Rerun: Being a Man

A couple of years ago, I blogged here about what it feels like to be a man. The death of my partner, Su, almost a year ago, and the isolation inflicted by the pandemic made those feelings stronger. So I decided to rerun that blog post with updates. Here it is.

I’m glad I’m a man. I take pleasure in my size and strength, my courage and my stamina. I take pride in my manly achievements, everything from weight lifting to surviving Vietnam.

I esteem women and believe that they are equal to but different from men. I don’t claim to understand them. As a man, for example, when I prepare for sleep at night, I take off my clothes and go to bed. That takes something under five minutes. Women take much longer. I don’t know why. I can’t figure out why they spend as long s twenty minutes in the bathroom. What do they do in there that only women have to do before they sleep?

Men are bigger and stronger than women. That physical superiority brings with it moral responsibility. We men, to deserve to be called men, must honor and care for those smaller and weaker than us. It is our responsibility to defend, protect, and nurture women, children, and those not as blessed as we are, that is, the infirm, crippled, or aged. If we don’t meet that requirement, we have failed as men.

During the last half of my life, I’ve come to understand that we have another obligation—to respect women for their equality in every aspect of human life except physical size and strength. Women are men’s equals in mental, psychological, spiritual, and moral prowess. I suspect but can’t prove that they are superior to us in their insights about others and the way they handle human relationships.

Another of my unprovable insights is that women are superior to us men in solving physical problems. The first tendency of men faced with, say, a jammed door or package that won’t open is to use physical force. Women instead use their brains. More than once in my life I’ve found that no amount of muscular effort will open a bottle only to have a woman quietly run hot water over the top and open it easily.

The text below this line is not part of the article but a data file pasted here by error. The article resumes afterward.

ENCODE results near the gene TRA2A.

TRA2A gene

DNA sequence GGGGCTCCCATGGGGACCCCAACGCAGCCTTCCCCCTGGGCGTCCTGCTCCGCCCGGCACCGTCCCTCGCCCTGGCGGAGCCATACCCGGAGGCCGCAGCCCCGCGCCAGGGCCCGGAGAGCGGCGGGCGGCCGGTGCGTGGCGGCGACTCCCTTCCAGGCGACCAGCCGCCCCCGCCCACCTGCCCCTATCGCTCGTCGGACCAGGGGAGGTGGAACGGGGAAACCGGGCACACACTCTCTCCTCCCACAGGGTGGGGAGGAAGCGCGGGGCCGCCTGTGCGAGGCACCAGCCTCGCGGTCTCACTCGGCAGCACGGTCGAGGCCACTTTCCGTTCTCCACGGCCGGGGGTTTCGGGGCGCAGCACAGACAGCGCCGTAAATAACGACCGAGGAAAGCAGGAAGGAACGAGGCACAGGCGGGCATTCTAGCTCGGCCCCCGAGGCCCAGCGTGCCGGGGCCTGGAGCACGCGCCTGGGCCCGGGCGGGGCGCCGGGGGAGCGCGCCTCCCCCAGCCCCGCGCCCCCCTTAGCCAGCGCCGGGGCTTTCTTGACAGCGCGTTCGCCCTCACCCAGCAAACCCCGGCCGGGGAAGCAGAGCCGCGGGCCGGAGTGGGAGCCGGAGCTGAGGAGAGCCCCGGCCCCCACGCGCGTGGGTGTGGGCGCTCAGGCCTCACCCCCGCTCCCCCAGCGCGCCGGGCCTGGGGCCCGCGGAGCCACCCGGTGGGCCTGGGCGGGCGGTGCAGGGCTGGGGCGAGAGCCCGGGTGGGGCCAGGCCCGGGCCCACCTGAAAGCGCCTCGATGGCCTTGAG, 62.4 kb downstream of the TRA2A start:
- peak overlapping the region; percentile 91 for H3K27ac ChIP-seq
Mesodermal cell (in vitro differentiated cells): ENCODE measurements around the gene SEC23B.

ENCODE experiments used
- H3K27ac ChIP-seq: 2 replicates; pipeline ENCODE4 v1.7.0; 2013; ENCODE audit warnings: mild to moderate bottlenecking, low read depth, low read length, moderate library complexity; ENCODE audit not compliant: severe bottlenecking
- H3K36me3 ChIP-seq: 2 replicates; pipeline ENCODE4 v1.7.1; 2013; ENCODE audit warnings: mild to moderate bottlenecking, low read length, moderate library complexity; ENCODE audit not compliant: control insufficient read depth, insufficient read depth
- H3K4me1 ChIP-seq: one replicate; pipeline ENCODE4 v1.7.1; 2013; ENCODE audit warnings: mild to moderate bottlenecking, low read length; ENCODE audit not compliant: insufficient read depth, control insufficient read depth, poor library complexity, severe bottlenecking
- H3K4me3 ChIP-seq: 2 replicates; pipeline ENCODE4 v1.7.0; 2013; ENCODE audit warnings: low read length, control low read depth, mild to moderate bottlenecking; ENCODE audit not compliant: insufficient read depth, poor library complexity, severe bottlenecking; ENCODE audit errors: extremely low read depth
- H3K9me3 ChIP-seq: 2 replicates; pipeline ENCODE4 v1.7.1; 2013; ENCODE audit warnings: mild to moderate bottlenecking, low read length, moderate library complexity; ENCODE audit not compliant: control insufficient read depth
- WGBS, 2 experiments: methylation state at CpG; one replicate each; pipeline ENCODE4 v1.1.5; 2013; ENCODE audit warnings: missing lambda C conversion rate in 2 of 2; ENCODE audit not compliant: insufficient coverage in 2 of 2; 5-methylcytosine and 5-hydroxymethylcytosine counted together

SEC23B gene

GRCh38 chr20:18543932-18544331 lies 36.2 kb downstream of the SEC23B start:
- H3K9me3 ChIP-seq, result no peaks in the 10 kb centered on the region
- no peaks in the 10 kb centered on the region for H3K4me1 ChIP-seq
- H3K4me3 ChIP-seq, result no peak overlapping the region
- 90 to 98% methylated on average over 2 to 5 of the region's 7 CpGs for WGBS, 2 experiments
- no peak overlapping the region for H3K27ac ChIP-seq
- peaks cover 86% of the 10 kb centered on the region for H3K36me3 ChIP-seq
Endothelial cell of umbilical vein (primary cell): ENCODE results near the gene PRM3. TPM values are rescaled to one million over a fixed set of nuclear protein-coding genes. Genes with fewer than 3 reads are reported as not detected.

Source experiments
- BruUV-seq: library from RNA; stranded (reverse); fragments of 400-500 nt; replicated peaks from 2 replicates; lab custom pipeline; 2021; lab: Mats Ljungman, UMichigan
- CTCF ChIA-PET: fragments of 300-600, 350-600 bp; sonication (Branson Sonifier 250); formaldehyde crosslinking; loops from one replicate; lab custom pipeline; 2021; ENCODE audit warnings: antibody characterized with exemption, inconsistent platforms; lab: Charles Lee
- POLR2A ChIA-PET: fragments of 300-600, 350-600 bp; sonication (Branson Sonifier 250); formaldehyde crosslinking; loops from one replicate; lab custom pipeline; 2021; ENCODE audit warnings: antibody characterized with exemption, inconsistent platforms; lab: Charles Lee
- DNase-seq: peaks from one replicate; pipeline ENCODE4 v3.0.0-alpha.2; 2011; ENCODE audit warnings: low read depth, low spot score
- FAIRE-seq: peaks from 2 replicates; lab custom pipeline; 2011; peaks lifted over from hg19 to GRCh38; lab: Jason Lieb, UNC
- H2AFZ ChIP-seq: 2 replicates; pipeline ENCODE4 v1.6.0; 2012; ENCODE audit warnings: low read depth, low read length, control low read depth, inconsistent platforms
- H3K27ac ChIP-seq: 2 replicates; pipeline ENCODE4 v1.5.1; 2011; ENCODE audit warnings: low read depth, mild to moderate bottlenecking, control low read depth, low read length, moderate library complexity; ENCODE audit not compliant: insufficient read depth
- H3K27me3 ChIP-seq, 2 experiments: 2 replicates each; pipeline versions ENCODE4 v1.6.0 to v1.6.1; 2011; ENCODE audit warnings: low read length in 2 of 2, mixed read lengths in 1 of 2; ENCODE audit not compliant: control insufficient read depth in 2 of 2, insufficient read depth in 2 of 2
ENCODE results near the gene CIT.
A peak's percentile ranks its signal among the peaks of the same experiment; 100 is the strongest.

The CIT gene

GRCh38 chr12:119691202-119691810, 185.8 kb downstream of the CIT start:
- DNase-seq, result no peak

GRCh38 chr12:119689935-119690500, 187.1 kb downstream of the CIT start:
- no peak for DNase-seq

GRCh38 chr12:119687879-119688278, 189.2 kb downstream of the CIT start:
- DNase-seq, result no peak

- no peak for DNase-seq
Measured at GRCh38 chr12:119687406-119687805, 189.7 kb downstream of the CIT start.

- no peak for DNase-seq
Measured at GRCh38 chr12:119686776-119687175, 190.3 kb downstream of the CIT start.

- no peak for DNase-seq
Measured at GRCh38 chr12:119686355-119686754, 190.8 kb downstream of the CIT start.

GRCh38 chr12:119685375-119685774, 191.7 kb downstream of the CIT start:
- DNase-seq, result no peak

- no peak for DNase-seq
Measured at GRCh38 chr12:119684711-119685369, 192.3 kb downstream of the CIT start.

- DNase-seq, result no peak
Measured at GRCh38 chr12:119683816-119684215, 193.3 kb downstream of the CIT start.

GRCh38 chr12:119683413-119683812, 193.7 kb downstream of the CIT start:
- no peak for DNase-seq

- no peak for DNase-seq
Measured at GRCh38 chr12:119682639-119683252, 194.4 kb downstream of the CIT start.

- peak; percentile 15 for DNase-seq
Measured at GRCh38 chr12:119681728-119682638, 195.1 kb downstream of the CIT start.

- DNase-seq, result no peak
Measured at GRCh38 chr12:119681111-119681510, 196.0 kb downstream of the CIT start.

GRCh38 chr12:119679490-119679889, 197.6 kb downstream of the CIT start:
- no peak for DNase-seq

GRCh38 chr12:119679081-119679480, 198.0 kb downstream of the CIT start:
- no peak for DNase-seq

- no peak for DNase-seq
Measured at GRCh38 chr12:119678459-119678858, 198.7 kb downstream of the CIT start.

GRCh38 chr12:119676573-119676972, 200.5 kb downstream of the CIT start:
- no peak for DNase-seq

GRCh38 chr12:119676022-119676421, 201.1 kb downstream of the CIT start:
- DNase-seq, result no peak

I conclude that to deserve to be called men, we males must prove ourselves worthy of that honor by carrying out the duties inherent in manhood. Otherwise, we are men in name only.

2 thoughts on “Rerun: Being a Man”

  1. Tom, rarely do any of us reflect on what it means to be a man or a woman. This is refreshing. While superiority is not in the eyes of the beholder, perspective is. I like to think the combination and interaction of man and woman have made a better, more interesting world. Way to go, man!


    1. Thanks, Rose. As always, your comments bristle with insight. I have learned so much from women throughout my life, starting with the unique effectiveness of gentleness. I’m a better man for what women have taught me.


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